WELCOME TO THE MUSEUM OF TRAIN POST OFFICE!
Train post office was a railroad car that was normally operated in passenger service as a means to sort mail en route, in order to speed delivery.
This system was first used in Great Britain on the route Birmingham – Liverpool in 1837. This innovation prooved successful and a year later the Royal Mail placed an order for special train post office carriages. The net of TPOs quickly developed. The original route was prolonged and other TPOs connected it at railway junctions. Thus the crew sorted out the mail not only for the places which the TPO went through but also the mail for the consequential TPOs. The system was very fast and effective and it was soon overtaken by other European and oversees countries.
The territory of the present-day Czech Republic was a part of the Austro-Hungarian Empire in the days of the origin of TPO. The first Austrian TPO went from Vienna to Bohumín in 1850. It was a success so E. and K. post ordered the first 15 post carriages.
Extensive mail reforms were necessary – for exmple the stamp was first introduced. Thus postal service became available for wide public and the number of transported post items had risen sharply.
In 1858 the first four-axled carriages were ordered. These carriages were actually two smaller two-axled carriages firmly joined together. You could find an office in one carriage and the storage in the second one. The TPO carriages were the only railway carriages with their own toilets. Passengers had to wait till the train stopped at a station.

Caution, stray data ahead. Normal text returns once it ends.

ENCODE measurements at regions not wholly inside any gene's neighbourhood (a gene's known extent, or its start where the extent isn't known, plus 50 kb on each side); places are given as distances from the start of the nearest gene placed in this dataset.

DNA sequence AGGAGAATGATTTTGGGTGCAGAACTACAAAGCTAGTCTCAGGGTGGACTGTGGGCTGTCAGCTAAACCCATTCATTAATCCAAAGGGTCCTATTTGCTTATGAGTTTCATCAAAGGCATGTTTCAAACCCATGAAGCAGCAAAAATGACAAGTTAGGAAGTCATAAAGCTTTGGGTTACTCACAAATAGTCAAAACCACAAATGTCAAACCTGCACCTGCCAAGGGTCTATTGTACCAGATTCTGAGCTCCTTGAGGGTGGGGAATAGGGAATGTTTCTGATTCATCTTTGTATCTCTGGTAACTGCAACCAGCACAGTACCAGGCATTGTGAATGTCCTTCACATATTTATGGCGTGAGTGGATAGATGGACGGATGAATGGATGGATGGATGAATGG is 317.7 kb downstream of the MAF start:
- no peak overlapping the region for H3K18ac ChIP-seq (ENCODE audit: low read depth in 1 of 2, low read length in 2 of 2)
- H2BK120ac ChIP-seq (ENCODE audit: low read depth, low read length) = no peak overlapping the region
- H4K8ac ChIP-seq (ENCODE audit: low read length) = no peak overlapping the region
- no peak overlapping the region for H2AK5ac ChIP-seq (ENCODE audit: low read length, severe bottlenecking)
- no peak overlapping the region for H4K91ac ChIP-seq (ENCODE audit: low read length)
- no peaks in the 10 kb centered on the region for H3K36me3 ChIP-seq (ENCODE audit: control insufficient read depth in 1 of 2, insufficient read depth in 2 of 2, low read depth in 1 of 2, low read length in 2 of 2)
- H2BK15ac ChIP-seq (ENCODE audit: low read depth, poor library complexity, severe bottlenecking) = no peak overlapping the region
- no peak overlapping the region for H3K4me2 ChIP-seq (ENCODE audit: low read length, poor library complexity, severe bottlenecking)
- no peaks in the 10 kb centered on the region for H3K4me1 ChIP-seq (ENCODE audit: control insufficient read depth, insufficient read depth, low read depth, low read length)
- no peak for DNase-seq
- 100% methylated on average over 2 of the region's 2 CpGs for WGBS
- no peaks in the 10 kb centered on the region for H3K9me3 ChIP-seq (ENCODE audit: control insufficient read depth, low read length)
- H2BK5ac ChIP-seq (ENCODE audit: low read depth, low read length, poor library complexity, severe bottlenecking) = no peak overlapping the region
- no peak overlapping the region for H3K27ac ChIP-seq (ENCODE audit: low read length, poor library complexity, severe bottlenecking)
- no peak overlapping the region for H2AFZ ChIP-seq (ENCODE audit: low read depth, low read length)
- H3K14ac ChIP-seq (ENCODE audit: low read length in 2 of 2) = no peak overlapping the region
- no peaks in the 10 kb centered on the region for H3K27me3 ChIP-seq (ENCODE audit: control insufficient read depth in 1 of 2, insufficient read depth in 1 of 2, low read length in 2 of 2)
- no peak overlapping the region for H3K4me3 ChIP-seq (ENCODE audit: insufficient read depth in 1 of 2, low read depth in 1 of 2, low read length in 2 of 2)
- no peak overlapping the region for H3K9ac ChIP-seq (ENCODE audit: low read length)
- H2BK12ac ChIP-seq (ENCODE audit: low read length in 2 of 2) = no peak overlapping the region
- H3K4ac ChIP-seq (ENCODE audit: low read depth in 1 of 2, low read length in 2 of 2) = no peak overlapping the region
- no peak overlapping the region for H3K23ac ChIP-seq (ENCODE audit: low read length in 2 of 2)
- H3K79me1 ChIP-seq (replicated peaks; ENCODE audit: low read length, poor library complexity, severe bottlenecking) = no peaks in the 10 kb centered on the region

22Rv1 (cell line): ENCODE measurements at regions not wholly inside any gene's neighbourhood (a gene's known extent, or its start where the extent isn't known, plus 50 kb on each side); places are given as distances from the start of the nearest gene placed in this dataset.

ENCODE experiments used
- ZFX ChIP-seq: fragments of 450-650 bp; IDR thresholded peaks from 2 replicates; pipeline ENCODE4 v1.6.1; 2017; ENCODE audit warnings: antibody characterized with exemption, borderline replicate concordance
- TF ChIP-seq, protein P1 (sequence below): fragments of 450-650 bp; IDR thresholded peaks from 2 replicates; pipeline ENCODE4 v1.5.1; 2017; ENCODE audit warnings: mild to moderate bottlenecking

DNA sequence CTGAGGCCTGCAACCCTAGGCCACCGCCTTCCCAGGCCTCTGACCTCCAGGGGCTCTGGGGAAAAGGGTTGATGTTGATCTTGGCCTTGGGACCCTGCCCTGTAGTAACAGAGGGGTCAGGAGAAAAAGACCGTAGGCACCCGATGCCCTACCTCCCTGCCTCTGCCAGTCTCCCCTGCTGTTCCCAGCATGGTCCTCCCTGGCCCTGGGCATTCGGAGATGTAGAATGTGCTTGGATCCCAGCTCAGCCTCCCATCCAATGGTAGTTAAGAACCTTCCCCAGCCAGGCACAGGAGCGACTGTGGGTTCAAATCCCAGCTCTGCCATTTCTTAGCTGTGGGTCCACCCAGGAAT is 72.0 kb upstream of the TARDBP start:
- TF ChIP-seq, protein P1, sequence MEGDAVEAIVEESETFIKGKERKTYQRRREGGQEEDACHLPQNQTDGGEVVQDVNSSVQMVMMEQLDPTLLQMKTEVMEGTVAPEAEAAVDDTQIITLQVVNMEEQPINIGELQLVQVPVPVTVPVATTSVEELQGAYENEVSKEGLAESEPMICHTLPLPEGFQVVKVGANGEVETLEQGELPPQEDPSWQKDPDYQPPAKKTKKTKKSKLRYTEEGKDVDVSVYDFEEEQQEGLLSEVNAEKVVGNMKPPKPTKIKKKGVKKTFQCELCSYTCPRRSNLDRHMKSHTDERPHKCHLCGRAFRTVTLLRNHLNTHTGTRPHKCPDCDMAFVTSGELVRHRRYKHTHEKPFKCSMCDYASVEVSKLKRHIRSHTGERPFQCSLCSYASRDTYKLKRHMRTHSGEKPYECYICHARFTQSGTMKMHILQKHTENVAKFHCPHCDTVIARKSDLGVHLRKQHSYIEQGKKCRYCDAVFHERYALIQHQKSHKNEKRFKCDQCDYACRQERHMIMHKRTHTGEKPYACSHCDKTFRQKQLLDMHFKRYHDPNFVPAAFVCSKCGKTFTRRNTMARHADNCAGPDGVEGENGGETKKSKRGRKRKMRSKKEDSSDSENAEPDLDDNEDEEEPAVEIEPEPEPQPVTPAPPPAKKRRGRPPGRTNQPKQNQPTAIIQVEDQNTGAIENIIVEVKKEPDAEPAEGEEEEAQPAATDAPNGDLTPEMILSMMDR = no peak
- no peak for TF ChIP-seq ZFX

Work in the TPOs was very demanding and the TPO was staffed by highly trained postal clerks. The rough conditions (such as cold, smoke from stoves and
engines as well as little space) started to improve gradually. Nevertheless, it had never been possible to claim that work to be easy. Crews had to work shifts and they were away from home for several days.
TPO used to be a very important part of mail transport. However, it started to be pushed out by the advancing motorisation. This trend started at the beginning of 20th century and the last TPO went on 29th May 1999. TPOs in the USA were canceled in 1977. In 2007 there were only seven countries where TPOs remained part of the mail transport system. Russia is such an example.
DESCRIPTION OF THE CARRIAGE
Loading and uploading was realised by the dispatched clerk through the wing door. Unloading was done at first. Parcels and letters were unloaded according to their importance. The daily press was to be unloaded first. The loaded items were sorted out by the dispatched clerk. He handed the bags with letters to the office.
The bag was opened on a check in counter table (CIC table). Registred and non-registred mail was further sorted into the boxes according to the target posts or they were handed to other TPOs leaving radially from the station which the train was passing through. Larger items (up to 3 kg) were sorted into bigger boxes by the check in counter table or bags hanging under the
The crew of this car comprised of 1 to 3 workers – a leader, a post sorter and a dispatch clerk.
The leader was responsible for transport documents, sorting out valuable packs carried in so called BAGS and for registred letters. He was responsible for the smooth running of the shift. He was also under an obligation to check (after leaving each train station) whether there was not a new post item in the train post box.
The sorters were responsible for sorting out the non-registred post items.
The dispatched clerk was responsible for loading and unloading, sorting out parcels in the storage, opening and closing post bags and sorting out huge post items in the office.
The division of work was not strict. The members of the crew usually helped each other. F.e. loading and unloading was done by several members of the crew,not just the dispatched clerk.